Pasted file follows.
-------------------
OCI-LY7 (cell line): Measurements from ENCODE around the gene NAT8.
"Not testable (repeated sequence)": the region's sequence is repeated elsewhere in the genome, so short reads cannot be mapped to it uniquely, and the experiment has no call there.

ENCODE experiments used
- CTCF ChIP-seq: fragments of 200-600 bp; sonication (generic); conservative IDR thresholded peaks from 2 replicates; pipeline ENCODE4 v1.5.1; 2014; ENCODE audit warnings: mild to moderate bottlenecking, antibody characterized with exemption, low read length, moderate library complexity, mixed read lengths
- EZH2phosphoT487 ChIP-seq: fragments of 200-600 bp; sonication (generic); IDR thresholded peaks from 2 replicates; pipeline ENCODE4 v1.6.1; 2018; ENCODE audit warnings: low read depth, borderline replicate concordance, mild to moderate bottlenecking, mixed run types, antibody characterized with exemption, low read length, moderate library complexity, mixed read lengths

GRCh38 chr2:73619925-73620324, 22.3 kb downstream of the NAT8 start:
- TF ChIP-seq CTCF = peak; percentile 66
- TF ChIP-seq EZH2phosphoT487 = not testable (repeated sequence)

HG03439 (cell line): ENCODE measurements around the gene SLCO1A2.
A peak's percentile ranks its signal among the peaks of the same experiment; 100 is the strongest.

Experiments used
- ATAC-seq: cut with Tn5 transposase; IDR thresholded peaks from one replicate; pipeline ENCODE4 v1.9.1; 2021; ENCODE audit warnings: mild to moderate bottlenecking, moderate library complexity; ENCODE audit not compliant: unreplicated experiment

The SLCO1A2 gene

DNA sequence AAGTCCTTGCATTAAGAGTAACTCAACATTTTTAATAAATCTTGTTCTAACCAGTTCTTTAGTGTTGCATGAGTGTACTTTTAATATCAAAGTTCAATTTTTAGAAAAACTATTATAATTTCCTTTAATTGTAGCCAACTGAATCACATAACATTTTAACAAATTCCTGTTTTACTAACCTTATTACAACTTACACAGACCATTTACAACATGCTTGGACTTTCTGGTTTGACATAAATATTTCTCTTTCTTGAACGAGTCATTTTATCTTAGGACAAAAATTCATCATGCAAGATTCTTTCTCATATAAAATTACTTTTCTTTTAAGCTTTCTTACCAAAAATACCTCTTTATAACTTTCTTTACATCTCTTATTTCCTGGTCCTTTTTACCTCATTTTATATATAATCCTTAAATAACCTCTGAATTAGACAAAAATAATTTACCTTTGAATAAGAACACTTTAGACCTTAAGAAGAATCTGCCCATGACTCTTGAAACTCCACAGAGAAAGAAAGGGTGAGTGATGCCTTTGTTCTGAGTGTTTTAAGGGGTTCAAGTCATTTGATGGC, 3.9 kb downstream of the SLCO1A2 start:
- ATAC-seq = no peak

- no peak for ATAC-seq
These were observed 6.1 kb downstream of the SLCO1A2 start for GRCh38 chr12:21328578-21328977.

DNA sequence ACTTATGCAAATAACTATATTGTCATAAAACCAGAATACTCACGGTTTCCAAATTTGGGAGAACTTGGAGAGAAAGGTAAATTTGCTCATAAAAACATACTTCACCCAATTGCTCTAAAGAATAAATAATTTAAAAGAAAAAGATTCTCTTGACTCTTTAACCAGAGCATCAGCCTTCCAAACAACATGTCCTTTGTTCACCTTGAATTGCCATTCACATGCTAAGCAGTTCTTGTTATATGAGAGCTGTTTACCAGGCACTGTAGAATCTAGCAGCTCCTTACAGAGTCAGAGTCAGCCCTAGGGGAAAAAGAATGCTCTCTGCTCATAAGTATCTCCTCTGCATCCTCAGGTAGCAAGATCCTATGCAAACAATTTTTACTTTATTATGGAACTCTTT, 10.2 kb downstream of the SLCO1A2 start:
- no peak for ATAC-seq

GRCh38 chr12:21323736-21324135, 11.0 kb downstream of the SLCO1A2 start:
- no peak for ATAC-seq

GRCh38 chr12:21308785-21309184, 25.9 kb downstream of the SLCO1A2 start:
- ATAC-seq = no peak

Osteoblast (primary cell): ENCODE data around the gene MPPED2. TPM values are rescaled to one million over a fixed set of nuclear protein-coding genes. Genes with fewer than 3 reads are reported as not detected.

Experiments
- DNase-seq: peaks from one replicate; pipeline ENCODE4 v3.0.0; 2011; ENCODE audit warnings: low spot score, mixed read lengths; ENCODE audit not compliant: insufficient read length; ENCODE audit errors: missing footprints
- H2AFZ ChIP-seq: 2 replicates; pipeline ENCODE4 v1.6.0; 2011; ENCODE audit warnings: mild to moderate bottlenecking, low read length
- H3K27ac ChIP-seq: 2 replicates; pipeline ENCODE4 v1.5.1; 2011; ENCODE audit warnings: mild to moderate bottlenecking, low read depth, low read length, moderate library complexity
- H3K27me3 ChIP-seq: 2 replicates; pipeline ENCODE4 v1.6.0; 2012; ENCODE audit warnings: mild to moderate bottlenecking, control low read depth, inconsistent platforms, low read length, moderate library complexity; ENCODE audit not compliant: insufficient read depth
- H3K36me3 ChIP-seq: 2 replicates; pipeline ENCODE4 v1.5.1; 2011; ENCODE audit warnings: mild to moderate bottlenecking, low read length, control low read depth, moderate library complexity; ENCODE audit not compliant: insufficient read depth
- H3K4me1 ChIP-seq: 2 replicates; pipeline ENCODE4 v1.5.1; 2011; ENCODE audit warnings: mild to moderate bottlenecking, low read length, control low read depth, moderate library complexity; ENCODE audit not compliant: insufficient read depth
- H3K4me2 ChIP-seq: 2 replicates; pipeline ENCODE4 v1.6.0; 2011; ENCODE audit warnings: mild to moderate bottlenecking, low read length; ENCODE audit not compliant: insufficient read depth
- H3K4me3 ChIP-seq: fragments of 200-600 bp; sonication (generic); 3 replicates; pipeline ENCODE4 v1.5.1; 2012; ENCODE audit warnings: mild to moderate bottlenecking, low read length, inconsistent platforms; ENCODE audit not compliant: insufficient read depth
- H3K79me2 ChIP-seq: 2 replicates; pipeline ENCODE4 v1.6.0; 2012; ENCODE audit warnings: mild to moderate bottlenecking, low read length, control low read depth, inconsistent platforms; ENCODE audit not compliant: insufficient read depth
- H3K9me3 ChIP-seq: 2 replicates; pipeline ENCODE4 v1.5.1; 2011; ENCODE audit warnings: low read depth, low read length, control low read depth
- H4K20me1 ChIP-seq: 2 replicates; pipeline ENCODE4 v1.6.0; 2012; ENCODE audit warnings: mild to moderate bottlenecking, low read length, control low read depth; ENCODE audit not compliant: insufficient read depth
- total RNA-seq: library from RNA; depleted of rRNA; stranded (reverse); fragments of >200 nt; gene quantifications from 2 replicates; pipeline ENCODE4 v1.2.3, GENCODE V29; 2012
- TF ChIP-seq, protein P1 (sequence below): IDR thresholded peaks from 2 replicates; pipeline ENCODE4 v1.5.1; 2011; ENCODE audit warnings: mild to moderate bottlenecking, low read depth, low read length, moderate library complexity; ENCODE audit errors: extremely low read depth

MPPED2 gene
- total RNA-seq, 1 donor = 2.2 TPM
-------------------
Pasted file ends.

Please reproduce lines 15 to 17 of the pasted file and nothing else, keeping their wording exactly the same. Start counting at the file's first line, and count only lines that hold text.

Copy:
- ATAC-seq = no peak

- no peak for ATAC-seq
These were observed 6.1 kb downstream of the SLCO1A2 start for GRCh38 chr12:21328578-21328977.